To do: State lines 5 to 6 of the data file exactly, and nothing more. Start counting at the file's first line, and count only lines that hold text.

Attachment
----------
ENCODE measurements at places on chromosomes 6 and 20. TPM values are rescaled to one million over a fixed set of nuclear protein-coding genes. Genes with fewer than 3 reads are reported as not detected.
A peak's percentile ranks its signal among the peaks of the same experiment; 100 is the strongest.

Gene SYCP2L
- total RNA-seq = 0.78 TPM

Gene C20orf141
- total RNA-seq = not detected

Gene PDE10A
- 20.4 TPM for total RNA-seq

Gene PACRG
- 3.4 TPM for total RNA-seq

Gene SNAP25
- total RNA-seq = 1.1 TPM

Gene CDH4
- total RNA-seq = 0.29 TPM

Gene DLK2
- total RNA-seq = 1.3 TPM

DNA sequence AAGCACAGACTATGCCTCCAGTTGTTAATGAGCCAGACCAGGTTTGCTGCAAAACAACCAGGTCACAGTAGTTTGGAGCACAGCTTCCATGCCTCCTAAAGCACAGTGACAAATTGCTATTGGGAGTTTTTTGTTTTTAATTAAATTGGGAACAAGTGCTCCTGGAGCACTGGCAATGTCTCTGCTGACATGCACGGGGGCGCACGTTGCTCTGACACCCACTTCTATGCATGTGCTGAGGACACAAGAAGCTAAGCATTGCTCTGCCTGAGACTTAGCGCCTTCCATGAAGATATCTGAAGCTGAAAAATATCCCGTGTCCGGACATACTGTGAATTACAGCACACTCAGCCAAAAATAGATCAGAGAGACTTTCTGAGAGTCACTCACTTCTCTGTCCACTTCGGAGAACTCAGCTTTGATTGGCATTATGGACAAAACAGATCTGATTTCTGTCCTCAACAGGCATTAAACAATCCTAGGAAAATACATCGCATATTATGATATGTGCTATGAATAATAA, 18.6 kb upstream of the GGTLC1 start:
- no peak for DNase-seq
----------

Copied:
Gene C20orf141
- total RNA-seq = not detected